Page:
One of the most noticeable things about Middle Eastern food is that it usually comes in lots of forms, all at once, like a Mesopotamian mezze! There’s all sorts going on, with many textures and tastes on offer in whatever combo you want.

This can make things complicated if you try to pair a couple or more wines with the varied repast. It’s better to make things simple and go for the common denominator of a refreshing sparkling white, as this will work with all the different flavors. It’ll cut through the olive oil, wash away the saltiness and soothe the heat. Perfect.

Try a Chardonnay

Chardonnays tend to be more acidic, so if you’re not into fizz, you’ll find it works just as well to complement and (in some cases) tame the flavors. It can be quite complex, with lemon and flowers going on, which is just perfect for Middle Eastern dining.

What to pair with other Middle Eastern classics


You can’t do Middle Eastern without hummus and this chickpea paste’s earthy but complex taste needs something to compete with it, like a fresh, sprightly Californian Sauvignon Blanc.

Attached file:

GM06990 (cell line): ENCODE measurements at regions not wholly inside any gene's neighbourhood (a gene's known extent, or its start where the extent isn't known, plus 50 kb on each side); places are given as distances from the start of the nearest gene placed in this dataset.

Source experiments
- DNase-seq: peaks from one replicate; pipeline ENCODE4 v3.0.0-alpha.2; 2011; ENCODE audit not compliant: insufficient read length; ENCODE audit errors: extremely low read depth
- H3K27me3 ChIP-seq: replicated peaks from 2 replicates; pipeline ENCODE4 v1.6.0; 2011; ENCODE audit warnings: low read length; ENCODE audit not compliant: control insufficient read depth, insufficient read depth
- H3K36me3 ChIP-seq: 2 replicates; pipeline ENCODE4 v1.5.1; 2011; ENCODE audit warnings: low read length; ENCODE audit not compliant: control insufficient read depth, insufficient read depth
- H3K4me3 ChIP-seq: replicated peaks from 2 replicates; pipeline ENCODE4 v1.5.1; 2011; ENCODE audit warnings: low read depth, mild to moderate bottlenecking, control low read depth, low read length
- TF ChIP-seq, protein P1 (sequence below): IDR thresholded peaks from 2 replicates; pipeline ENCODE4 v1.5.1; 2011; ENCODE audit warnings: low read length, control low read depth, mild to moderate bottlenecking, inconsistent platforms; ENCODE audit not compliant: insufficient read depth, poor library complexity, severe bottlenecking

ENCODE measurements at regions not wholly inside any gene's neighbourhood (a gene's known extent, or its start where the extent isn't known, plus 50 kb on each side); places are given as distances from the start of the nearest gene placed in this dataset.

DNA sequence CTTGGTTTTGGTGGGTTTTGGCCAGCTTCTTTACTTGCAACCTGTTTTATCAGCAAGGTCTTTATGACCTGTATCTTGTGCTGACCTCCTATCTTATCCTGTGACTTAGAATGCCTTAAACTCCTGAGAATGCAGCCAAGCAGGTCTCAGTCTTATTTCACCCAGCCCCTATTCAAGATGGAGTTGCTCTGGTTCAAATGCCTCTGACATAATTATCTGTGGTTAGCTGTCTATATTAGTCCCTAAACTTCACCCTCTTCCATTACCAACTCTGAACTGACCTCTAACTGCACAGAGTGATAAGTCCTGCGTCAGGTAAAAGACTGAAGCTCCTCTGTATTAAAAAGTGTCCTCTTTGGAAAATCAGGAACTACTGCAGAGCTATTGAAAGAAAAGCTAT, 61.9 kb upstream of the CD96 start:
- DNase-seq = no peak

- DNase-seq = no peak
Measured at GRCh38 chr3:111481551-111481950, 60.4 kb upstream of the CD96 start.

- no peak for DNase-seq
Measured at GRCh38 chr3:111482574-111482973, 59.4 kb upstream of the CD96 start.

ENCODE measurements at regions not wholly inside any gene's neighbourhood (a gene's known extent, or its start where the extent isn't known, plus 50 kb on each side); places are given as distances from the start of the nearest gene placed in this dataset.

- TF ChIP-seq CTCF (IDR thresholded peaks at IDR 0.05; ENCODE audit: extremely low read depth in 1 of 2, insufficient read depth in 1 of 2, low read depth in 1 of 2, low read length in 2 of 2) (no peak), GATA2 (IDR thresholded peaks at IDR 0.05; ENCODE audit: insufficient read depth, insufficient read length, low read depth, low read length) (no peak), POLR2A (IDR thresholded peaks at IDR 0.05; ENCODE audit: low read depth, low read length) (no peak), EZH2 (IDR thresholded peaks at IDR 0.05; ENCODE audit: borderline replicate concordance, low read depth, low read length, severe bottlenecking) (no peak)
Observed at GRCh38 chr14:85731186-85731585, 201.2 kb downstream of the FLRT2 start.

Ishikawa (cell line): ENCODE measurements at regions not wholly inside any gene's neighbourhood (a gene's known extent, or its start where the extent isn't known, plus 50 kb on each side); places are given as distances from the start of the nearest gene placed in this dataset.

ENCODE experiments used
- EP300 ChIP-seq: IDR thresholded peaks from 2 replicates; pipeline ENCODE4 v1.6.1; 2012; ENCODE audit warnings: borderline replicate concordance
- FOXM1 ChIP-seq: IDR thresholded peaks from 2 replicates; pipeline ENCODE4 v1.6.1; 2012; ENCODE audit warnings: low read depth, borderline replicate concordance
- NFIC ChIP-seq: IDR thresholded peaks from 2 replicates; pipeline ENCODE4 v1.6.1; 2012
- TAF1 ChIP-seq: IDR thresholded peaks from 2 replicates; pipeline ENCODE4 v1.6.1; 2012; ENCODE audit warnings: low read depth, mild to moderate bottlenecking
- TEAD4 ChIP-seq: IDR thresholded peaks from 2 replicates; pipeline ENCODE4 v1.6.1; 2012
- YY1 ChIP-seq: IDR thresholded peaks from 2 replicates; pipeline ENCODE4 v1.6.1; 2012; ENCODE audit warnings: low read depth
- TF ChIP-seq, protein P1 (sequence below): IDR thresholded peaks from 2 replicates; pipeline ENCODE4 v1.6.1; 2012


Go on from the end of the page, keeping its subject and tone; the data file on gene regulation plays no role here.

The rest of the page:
Grilled or slow-cooked lamb

More rich, earthy flavors here, but with lamb you need a red. Lamb and Syrah are perfect partners, with the hints of spice and pepper in the wine working well with the seasoning in the lamb. The wine should also serve to cut through any fattiness.

Any eggplant dish

Eggplant has an underlying bitterness to it which always comes through despite the smoothness of the baba ganoush. Rather than hide from it, you should pick it out some more with a Gewürtztraminer as this wine also has a bitter undertone. It also has a slight spiciness to it that’ll go well with ras-el-hanout or harissa dishes.

Back to the hummus

You may be serving hummus as the main attraction or as the anchor to your table, in which case, put it first when you come to choose your pairing.